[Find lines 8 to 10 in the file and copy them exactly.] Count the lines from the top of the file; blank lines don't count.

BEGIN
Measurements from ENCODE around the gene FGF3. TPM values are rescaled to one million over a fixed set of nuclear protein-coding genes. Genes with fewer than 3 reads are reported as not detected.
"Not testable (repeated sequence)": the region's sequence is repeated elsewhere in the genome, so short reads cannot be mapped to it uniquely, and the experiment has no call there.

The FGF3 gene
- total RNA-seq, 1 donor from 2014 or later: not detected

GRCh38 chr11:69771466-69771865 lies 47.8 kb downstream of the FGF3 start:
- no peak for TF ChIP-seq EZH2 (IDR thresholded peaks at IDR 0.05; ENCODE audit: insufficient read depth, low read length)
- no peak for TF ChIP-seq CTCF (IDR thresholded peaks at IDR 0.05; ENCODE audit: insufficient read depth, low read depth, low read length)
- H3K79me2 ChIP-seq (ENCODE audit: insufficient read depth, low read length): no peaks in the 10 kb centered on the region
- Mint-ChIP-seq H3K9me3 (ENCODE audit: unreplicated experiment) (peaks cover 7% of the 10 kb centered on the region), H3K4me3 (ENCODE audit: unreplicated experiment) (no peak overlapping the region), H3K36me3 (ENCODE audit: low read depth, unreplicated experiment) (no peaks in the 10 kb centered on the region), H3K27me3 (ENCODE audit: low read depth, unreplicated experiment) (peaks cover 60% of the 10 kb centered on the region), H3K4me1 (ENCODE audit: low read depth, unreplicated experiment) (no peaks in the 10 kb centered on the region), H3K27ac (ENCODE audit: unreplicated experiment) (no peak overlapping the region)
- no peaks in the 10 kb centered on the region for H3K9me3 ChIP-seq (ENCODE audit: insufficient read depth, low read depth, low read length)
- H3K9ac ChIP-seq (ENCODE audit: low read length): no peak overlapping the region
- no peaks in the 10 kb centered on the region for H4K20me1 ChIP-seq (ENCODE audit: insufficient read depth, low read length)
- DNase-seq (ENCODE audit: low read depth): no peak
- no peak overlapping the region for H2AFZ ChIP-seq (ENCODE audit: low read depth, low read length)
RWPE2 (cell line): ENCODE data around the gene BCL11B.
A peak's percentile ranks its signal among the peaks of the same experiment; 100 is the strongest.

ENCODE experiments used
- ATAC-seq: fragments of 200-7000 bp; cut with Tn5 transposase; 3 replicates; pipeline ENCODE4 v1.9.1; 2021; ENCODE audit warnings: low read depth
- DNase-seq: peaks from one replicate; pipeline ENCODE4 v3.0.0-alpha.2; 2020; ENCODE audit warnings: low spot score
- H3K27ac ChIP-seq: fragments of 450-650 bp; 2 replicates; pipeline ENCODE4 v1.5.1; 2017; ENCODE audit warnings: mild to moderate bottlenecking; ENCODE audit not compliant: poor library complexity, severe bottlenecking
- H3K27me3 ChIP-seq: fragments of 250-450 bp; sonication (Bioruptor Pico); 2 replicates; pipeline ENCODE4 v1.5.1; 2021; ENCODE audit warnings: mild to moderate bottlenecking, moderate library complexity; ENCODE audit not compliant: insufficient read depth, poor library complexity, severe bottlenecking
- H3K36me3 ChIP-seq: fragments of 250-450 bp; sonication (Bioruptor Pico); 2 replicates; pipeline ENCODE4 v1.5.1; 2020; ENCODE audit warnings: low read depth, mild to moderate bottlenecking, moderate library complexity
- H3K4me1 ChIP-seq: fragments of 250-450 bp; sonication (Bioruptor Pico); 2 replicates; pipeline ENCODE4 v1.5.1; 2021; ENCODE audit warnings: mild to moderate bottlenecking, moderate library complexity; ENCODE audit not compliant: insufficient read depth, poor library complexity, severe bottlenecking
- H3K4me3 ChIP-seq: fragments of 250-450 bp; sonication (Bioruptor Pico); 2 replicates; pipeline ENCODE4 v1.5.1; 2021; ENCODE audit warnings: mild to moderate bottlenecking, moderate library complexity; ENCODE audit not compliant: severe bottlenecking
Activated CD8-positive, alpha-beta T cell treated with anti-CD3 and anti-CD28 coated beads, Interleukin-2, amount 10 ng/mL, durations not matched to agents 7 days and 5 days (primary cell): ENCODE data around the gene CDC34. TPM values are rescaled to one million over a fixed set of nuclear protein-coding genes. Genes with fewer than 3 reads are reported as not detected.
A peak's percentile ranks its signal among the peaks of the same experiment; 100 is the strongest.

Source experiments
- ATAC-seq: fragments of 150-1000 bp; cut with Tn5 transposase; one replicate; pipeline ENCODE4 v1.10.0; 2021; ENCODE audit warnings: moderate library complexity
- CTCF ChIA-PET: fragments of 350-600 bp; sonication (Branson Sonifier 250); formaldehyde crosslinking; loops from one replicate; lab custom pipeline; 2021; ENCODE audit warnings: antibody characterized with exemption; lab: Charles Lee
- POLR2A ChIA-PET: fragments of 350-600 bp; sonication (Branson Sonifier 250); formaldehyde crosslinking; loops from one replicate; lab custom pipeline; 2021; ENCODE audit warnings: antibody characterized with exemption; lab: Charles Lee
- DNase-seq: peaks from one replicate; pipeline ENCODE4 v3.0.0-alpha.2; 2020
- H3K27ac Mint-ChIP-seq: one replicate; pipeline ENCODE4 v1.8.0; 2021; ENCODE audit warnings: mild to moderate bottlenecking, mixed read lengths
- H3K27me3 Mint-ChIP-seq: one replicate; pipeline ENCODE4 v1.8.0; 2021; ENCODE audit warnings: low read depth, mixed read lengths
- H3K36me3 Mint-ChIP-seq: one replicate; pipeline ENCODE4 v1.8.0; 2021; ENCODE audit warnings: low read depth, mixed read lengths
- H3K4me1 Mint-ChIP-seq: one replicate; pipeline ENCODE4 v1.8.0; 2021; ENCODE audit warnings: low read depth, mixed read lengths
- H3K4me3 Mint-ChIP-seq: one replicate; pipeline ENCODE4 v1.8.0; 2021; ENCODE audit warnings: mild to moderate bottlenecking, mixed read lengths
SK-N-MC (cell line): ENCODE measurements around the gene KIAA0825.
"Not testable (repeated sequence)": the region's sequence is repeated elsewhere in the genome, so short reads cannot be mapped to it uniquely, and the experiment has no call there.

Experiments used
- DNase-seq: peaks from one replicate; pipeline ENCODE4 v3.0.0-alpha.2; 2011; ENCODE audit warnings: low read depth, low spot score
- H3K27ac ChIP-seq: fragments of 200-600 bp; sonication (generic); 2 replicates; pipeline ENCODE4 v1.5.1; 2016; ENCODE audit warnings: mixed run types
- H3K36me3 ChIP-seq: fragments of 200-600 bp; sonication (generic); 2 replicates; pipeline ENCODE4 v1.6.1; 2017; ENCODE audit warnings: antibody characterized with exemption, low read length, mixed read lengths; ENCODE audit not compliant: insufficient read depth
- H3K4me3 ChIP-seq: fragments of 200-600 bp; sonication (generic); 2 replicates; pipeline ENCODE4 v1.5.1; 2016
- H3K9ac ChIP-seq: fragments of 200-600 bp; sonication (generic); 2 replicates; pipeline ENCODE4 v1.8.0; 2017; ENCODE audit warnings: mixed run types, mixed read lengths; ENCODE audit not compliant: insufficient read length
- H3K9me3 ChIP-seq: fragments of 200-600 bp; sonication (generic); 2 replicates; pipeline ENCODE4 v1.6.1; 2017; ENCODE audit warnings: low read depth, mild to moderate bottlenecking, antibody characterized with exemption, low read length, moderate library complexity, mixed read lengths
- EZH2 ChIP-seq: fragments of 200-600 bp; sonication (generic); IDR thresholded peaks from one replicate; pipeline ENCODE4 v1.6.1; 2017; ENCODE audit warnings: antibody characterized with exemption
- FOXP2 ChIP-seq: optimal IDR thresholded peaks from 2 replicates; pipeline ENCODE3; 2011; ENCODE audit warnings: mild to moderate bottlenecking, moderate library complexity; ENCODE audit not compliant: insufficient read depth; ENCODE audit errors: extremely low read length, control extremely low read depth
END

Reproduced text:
- H3K79me2 ChIP-seq (ENCODE audit: insufficient read depth, low read length): no peaks in the 10 kb centered on the region
- Mint-ChIP-seq H3K9me3 (ENCODE audit: unreplicated experiment) (peaks cover 7% of the 10 kb centered on the region), H3K4me3 (ENCODE audit: unreplicated experiment) (no peak overlapping the region), H3K36me3 (ENCODE audit: low read depth, unreplicated experiment) (no peaks in the 10 kb centered on the region), H3K27me3 (ENCODE audit: low read depth, unreplicated experiment) (peaks cover 60% of the 10 kb centered on the region), H3K4me1 (ENCODE audit: low read depth, unreplicated experiment) (no peaks in the 10 kb centered on the region), H3K27ac (ENCODE audit: unreplicated experiment) (no peak overlapping the region)
- no peaks in the 10 kb centered on the region for H3K9me3 ChIP-seq (ENCODE audit: insufficient read depth, low read depth, low read length)